The lack of success of the franchise as a whole doesn’t mean there haven’t been some fine individual performances. In order to truly represent the franchise, the Royals Hall of Fame electorate needs to loosen the criteria just a bit.
‘Tis but a scratch…
I’m just an Old Etonian who would like to continue my journalistic career at The Athletic. (Seriously, call me.) And these days, I’m anything but grumpy. It’s spring and there’s new blood in charge of this team. It’s a time for optimism!
I’m confident Mr. Cleese and I can sit down over a pint and clear up this whole misunderstanding. I’ll keep you updated.
Diamond Sports Group, the arm of Sinclair Broadcasting that owns the Bally’s regional sports networks, missed an interest payment of around $140 million on their debt on Wednesday. That triggered a 30-day grace period where they will need to make good on that payment or bankruptcy proceedings will begin.
What does this mean for the Royals, who are broadcast on Bally’s Sports Kansas City, to those lucky few who are able to actually receive the channel? Well, for the next 30 days, not much. Their first broadcast will go off as scheduled on February 25. They have five more TV games scheduled up until March 15. What happens after March 15, if Diamond Sports Group triggers bankruptcy? Nobody knows.
It’s possible Diamond Sports Group is so insolvent they could fail to make payments due to the teams they’re broadcasting. If that happened, teams could terminate their contracts.
If contracts between teams like the Royals and Diamond Sports are broken due to non-payments, commissioner Rob Manfred said the league is ready to jump in to produce those broadcasts. That’s all well and good, but how would they get clearance for said broadcasts? I suppose they could broker deals with cable operators and streaming services like YouTube TV, but that could take some time. MLB obviously operates MLB.tv and could, you know, decide to lift blackouts. That’s something Manfred seemed to hint was a possibility.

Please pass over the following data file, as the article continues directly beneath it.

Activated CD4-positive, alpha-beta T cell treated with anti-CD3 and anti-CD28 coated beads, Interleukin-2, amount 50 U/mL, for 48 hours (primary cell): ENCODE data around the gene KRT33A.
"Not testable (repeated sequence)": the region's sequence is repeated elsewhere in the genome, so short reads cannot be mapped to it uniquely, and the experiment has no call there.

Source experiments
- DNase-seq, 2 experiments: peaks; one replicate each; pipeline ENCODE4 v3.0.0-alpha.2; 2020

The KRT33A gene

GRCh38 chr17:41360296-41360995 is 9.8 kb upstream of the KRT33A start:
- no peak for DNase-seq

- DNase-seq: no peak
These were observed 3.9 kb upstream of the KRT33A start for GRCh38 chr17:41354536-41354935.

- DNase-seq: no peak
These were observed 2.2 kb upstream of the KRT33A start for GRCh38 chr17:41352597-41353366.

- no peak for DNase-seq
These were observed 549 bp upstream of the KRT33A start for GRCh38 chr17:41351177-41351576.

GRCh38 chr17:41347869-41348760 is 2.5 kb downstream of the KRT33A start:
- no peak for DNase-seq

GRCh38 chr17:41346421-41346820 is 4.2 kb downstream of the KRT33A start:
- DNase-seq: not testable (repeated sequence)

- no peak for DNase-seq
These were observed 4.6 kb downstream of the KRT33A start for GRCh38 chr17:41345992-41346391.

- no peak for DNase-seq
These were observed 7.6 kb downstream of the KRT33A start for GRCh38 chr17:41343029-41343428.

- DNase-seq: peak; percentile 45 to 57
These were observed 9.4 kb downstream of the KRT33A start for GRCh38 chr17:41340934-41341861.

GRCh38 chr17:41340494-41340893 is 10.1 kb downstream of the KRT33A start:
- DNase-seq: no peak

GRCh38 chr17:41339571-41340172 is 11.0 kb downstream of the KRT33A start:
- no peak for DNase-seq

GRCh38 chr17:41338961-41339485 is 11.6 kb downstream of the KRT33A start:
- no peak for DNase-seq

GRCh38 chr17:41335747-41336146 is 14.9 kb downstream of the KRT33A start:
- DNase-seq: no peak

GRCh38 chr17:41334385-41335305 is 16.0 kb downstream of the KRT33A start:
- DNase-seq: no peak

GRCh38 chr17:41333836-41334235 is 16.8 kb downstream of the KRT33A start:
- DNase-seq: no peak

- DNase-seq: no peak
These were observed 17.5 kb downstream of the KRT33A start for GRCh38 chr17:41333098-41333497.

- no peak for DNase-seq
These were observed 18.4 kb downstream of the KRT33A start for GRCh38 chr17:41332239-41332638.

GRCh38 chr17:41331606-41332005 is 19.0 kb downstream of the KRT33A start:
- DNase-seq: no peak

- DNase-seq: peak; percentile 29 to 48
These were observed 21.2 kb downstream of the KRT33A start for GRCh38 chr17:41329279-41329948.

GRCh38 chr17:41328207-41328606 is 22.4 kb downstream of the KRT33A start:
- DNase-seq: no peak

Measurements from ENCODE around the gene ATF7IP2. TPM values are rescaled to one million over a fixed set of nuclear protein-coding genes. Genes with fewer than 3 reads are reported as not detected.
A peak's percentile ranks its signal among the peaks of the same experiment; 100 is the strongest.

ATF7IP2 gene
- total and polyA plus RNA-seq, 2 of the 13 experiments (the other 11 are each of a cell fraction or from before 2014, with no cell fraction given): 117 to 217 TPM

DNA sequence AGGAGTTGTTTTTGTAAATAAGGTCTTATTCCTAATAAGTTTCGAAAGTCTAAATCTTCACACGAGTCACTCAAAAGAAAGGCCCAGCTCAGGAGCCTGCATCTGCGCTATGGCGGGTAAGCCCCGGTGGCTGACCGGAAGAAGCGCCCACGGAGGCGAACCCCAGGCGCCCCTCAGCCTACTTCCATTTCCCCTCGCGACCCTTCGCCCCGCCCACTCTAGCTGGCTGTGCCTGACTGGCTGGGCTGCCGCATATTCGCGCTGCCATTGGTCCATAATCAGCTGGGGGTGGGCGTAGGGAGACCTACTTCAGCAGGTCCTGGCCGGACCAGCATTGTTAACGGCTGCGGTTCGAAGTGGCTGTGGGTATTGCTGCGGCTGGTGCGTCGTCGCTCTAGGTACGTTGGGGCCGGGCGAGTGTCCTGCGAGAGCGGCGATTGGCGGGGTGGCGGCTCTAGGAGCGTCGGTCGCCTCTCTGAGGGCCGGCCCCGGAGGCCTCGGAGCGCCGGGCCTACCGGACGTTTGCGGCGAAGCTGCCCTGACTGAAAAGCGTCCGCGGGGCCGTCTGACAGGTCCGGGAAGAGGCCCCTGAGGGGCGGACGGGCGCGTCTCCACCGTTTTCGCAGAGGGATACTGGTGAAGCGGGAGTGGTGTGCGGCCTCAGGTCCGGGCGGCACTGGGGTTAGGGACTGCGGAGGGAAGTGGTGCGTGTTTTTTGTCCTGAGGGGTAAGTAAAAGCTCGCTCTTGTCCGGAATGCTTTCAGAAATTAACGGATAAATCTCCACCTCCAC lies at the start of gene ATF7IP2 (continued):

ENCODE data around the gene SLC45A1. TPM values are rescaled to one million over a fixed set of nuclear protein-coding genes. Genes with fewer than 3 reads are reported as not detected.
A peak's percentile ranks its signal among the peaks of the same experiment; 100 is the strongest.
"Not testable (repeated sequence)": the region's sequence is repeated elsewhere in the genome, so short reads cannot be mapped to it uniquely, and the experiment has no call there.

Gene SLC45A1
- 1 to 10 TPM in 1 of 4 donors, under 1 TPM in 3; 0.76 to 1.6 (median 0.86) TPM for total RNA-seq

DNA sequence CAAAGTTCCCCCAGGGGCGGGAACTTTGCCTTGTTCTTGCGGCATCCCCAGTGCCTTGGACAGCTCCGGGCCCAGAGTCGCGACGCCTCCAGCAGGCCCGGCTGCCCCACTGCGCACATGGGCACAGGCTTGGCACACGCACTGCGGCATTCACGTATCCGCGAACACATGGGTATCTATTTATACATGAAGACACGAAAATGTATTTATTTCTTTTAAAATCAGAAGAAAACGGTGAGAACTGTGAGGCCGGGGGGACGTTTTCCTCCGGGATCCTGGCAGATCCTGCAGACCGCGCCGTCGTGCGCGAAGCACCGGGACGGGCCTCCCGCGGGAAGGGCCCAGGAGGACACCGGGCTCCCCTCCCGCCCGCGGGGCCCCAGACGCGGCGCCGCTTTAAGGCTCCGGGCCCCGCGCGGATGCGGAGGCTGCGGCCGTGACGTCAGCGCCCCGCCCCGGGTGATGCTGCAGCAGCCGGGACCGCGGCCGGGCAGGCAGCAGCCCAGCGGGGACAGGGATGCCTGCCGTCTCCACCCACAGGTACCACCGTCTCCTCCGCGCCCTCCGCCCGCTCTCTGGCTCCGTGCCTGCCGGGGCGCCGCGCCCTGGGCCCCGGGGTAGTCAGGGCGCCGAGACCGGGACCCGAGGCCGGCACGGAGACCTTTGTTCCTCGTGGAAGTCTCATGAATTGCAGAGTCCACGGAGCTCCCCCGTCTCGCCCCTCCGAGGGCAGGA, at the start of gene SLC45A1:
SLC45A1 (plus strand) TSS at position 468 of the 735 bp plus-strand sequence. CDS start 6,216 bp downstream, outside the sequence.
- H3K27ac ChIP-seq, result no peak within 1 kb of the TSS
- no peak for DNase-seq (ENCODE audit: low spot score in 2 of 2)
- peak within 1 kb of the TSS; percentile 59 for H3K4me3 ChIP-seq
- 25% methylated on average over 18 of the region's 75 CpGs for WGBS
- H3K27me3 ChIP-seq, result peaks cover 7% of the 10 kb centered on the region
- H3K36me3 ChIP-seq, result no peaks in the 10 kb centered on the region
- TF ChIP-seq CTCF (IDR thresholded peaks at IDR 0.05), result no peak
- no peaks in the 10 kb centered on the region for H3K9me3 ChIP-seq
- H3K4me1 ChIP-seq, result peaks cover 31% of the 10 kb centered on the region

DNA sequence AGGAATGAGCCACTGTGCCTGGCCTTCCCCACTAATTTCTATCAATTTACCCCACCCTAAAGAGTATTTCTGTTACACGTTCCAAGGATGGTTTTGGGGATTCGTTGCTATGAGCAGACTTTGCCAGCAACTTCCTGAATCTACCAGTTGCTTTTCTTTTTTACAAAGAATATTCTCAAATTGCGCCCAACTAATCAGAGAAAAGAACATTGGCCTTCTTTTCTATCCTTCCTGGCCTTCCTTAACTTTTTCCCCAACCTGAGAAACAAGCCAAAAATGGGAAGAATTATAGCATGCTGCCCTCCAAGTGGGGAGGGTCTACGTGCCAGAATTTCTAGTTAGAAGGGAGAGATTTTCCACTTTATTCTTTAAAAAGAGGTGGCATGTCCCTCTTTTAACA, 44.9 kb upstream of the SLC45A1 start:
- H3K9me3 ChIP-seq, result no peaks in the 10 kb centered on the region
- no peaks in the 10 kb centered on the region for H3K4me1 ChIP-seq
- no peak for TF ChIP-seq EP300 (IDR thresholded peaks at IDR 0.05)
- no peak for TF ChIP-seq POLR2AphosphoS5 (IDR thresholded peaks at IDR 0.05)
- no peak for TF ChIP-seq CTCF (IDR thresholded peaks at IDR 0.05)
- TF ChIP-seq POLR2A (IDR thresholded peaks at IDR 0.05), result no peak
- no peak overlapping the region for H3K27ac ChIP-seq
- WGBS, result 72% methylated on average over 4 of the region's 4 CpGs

“You could go in and you can buy out-of-market games like you always had, but you could also have the option to buy in-market games, something that a fan has never had before, which I see as a huge improvement for fans.”
Yeah, being able to stream Royals games in Kansas City on the MLB.tv platform would be a huge improvement. One that fans have been begging for for years. If that’s a byproduct of Sinclair overextending their wallet and MLB doesn’t use it as an opportunity to soak their fans for extra cash to access MLB.tv, this could be a rare instance where baseball could expand its reach and benefit the fan at the same time. There’s a win-win potential here. Let’s hope they figure out how to make this work.
Of course, there’s the potential loss of revenue to teams like the Royals if they lost their broadcast partner. Diamond Sports has debts of over $8 billion and owes close to $1 billion in right payments due in the first quarter of this year.
This is a mess that’s going to take some time to sort out. There’s a good chance fans will get caught in the middle.
There’s been a bit of chatter about the new rules in baseball and how we’re going to see quite a few episodes of a shitshow this exhibition season as players get used to everything. I’ll embrace the chaos and figure that everything will be mostly hunky-dory by the time real games start.
Meanwhile, this may be my favorite:
There is absolutely no way you’ll be able to notice the change in size of the bases when you’re watching a game. If it bumps the stolen base total, I’m all for it. Let’s run!